It’s funny how Bart Millard charted as the top selling new Christian artist in the year that his first solo album, Hymned No. 1, was released. The man better known as the voice of multi-platinum band MercyMe (“I Can Only Imagine”) was foremost aiming to fulfill a promise made to his late grandmother to record the church songs she’d led him to love as a boy. Popular success as a singular act was an afterthought, though much appreciated.
Christianity Today gave the unexpectedly soulful, Deep South gospel-meets-pop, rock, and country set a five-star review, calling it “one of the most enjoyable and varied hymns albums ever recorded. You may have heard it all before, but you haven’t heard Hymned.”
Having had such a great experience all around with that first effort, Millard is back with Hymned Again, this time specifically honoring the wishes of his three children who enjoyed their dad’s record so much they wanted another one.
“Our six-year-old son, Sam, would fall asleep listening to it and then be singing ‘In the Sweet By and By’ at breakfast the next morning,” says Bart. “There were more songs that my wife and I wanted him and Gracie and Charlie to know. Now they’re singing along to these new takes on ‘I Stand Amazed’ and ‘Victory in Jesus’ at the top of their lungs, and we’re so happy about how that affirms the decision to do this again.”
Hymned Again re-teams Millard with award winning producer Brown Bannister. Together they handpicked hymns of an evangelistic nature mostly from the 1800s, setting an outward-then-upward spiritual tone for the album.
“I’ve learned the lyrics of that era were more horizontal than vertical,” explains Bart. “A lot of songs from the 1700s were direct praises to Jesus, and that’s reflected on the first Hymned record. But in the 1800s the message was often person-to-person, an ‘I’ve got to get my brother or sister saved’ way of expressing faith.”
Such a unified theme perfectly balances the increasingly diversified styles that make Hymned Again, indeed again, a true rarity among modern Christian music albums. Acute listeners have rightfully lauded gamut-running efforts before (David Crowder*Band’s A Collision for example), but it’s safe to say they haven’t encountered many projects—from a contemporary pop-based artist—that open with a Dixieland banjo, proceed deeper into New Orleans flavored horn-led marches and stomping Texas guitar blues, or let a ukulele do the driving at one point without altogether ignoring commercial sensibilities.
“Brown and I decided to go to extremes,” admits Bart. “If the song was upbeat, we’d get out a funky Harry Connick, Jr. album, some Louis Prima big band, or a Bob Wills swing record for inspiration and swing for the fence, hoping to get that ‘soundtrack to your life’ vibe. And if it was a slow song, we’d go the other way and really make it worshipful.”
There’s certainly a contagious jubilance running through the faster paced selections on Hymned Again. “Stand Up for Jesus” will have soldiers of the cross clapping and dancing along with a banjo that manages to pluck and slide through heavy jazz and swing grooves. “Leaning on the Everlasting Arms” finds an ever brighter path in its 1970s funk-soul arrangement. “I Saw the Light” shakes off all darkness with the swampy strut of steel-stringed boondocks rock. “What a Friend We Have in Jesus” is a full-tilt Crescent City musical tribute with brass jams that sound like joyful laughter.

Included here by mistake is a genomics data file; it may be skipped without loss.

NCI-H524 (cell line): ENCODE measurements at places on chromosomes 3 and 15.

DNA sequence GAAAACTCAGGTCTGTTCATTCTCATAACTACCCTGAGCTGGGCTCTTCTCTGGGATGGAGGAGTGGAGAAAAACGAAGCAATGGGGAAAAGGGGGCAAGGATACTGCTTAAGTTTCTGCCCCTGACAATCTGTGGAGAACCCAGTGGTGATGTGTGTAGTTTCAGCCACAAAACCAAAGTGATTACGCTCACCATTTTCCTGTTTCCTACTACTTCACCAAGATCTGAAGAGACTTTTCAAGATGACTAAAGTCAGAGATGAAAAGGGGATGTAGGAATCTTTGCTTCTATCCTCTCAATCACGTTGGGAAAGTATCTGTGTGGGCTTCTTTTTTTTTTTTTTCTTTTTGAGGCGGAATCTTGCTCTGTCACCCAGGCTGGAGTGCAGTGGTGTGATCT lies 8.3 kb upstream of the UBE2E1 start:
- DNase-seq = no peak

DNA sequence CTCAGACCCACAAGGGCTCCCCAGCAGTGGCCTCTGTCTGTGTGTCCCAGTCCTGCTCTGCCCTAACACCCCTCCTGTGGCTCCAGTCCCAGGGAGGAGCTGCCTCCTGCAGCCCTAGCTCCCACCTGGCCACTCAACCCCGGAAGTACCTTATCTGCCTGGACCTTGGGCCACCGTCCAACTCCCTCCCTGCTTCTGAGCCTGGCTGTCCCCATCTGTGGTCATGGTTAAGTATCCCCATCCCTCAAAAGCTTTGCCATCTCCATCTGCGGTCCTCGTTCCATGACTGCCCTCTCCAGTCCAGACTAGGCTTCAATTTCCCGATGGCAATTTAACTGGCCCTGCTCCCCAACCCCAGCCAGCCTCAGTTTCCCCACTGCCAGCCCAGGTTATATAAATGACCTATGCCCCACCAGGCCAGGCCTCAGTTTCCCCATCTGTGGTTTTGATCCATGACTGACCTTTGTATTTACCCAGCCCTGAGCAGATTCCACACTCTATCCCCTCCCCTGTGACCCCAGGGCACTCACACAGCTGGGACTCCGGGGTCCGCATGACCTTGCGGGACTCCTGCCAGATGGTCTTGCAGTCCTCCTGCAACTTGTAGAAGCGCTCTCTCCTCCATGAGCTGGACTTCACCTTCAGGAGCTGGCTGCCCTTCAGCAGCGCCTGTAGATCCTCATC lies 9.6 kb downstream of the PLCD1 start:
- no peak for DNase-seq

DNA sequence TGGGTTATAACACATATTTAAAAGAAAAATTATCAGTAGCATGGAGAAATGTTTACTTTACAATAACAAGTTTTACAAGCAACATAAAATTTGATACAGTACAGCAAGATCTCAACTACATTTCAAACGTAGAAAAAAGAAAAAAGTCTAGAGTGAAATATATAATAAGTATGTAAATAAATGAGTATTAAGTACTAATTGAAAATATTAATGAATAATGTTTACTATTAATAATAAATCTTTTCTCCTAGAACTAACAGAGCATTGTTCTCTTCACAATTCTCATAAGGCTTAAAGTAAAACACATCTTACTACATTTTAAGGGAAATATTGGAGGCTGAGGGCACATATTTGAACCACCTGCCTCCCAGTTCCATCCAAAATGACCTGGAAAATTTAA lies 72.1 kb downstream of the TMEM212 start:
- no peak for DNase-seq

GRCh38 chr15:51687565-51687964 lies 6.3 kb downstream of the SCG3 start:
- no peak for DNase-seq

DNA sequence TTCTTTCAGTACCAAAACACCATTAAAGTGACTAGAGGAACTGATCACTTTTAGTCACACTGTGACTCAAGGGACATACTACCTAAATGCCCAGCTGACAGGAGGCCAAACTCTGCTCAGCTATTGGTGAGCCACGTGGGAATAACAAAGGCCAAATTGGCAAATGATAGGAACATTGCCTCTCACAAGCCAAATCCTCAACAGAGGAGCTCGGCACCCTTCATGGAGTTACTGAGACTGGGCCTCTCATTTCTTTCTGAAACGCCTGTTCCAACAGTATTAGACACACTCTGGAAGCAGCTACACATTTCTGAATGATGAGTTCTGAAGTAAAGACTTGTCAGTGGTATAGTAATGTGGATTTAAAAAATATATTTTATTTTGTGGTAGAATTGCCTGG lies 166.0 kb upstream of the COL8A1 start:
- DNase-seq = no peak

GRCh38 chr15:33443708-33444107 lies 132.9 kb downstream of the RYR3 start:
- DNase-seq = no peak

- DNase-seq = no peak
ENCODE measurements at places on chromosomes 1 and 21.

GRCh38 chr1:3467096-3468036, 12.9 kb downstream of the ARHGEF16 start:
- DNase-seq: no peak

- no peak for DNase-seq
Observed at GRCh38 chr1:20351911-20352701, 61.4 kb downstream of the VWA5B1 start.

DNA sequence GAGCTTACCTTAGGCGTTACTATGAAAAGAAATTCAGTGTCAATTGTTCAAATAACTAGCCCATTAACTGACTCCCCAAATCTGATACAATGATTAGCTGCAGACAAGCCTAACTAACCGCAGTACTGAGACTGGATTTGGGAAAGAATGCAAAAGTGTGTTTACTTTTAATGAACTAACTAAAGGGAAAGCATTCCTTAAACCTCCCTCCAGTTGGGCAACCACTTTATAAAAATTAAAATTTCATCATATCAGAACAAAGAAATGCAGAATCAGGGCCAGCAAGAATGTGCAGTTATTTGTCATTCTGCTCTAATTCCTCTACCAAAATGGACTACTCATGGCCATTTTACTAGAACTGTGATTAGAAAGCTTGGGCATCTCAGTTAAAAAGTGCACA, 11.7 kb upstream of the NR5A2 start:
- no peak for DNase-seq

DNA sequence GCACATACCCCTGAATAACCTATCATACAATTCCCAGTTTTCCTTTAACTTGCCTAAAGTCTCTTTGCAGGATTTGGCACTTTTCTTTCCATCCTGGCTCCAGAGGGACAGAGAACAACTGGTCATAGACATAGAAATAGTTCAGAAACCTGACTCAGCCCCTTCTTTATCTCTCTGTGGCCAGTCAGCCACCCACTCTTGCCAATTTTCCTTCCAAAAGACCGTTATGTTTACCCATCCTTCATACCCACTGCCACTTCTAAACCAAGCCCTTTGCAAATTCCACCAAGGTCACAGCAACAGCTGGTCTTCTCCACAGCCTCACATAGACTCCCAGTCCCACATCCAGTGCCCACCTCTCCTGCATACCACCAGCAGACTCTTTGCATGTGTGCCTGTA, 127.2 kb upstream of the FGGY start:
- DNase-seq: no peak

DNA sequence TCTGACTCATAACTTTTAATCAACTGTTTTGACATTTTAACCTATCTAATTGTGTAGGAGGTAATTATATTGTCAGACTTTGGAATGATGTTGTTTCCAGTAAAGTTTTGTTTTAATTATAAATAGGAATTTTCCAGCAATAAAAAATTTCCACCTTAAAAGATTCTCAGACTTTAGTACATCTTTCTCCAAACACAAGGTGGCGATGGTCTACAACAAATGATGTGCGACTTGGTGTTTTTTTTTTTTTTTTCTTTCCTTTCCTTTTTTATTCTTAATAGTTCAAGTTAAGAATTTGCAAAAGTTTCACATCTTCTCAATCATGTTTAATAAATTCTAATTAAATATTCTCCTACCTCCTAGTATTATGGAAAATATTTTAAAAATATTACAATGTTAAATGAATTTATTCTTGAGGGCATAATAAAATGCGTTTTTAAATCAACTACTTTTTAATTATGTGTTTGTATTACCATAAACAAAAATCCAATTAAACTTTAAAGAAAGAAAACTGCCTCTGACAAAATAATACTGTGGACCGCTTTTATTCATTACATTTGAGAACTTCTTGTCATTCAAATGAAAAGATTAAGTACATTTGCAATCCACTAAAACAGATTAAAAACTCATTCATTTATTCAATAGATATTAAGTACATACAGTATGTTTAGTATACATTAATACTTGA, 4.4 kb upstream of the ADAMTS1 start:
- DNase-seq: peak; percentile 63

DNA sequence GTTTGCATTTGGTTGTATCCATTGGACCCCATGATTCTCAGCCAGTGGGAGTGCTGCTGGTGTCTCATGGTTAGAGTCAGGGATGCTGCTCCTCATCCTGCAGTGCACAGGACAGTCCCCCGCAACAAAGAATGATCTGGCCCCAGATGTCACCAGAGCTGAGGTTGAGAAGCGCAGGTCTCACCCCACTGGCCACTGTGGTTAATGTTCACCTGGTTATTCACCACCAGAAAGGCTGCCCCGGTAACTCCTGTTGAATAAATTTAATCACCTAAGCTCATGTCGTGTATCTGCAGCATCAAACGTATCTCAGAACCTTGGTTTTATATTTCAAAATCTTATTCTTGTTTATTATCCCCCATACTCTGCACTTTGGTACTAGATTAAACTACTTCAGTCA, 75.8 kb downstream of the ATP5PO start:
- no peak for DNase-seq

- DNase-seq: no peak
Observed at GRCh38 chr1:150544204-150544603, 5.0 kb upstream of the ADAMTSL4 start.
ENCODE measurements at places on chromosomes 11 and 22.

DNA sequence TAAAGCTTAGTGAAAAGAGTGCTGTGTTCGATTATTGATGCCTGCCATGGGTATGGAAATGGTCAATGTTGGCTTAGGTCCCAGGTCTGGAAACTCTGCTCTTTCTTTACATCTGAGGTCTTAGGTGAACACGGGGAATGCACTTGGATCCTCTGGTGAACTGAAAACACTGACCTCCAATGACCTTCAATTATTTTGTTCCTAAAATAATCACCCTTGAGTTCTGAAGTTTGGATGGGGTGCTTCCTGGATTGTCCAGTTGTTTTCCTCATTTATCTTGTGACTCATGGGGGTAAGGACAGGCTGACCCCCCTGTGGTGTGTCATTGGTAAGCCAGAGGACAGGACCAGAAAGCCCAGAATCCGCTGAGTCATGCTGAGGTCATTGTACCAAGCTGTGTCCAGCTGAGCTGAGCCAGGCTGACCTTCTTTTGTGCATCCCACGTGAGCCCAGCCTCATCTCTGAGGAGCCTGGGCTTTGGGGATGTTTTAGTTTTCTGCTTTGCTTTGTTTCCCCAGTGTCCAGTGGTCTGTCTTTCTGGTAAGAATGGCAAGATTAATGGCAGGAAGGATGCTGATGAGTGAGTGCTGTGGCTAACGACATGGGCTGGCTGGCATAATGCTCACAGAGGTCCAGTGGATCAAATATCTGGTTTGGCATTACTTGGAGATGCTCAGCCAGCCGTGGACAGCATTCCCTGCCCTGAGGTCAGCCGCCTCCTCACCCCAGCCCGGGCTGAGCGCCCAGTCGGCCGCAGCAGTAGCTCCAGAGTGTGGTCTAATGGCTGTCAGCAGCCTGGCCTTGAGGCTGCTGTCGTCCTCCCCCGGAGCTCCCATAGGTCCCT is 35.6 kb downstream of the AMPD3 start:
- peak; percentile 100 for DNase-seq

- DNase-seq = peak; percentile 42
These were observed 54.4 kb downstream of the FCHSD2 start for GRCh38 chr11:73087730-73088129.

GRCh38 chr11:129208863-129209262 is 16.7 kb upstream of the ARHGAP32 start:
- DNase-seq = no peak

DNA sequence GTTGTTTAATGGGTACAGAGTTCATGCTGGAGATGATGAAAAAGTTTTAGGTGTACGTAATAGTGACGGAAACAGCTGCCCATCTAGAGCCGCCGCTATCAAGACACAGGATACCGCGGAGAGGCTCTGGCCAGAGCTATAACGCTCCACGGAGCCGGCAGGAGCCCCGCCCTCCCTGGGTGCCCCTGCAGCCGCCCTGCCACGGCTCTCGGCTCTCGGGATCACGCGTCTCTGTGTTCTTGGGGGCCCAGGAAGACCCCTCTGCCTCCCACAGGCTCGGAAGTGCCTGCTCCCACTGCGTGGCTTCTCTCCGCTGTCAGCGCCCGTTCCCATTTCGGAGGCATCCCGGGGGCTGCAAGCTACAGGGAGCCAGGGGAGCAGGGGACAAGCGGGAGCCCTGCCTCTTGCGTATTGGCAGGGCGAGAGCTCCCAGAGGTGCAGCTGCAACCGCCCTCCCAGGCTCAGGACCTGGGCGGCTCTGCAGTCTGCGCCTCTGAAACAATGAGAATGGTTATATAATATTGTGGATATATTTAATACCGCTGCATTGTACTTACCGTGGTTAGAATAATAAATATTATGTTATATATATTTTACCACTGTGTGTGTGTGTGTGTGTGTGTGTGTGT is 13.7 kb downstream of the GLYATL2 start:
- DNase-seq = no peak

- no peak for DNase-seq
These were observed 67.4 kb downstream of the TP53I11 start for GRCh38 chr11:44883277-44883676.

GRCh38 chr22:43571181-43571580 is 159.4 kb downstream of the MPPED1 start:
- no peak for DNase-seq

The gentle side of Hymned Again is equally effective. The lesser known “Brethren We Have Met to Worship” becomes a meditative bluegrass shuffle. “Grace That Is Greater” highlights the simple charm of Millard’s voice accompanied only by the ukulele’s nylon chords in a way that compares nicely to late Hawaiian singer Israel Kamakawiwo’ole’s popularized rendition of “Somewhere Over the Rainbow.” The album’s first single, “I Stand Amazed,” explores a deeply emotive modern worship setting with help from Passion and Watermark vocalist Christy Nockels.
Also joining Bart on Hymned Again is Grammy winner Vince Gill whose high lonesome delivery briefly graced Hymned No. 1 and more substantially helps turn the rising and falling melody of new song “Jesus Cares for Me” into an unforgettable duet.
“He’s the nicest guy on the planet, but it still makes me nervous to call him up,” says Bart. “I asked his wife, Amy Grant—who I know better—if she’d ask him to sing with me again. But she made me do it. I got his voicemail and acted shy and apologetic. He called back and said, ‘Man, I’ll do anything you want. You don’t have to be the way.’”
Such anecdotes are a testament to Bart Millard’s everyman personality. For all of his success in and out of MercyMe, there’s nothing really “famous” about him. He makes music to honor God and his family, still gets star struck, and hopes that all who hear Hymned Again will find his cross-genre performances to be, quote, “authentic.”
And they should. Bart was born and raised and still lives in the east Texas town of Greenville where his father’s radio played western swing and old country favorites; and places thriving on delta blues, gospel, and jazz were always within easy driving distance.
“I grew up in the church, and hymns influence the way I write lyrics. But this is the music that made a lasting impression on me outside the church,” he says.
Bart is also humorously genuine about his solo efforts in relation to his main gig, humbly knowing his side projects have their time and place in relation to MercyMe’s formidable success. (Each of the band’s albums has achieved gold or platinum sales status).
“To do a record like this with MercyMe—to break out the banjoes and horns and dobroes—would be a bust. That’s not what we do. But this gives me another creative outlet that in turn helps me have more to offer going back into whatever we do next.”
As for here and now, it’s clearly time to be Hymned Again.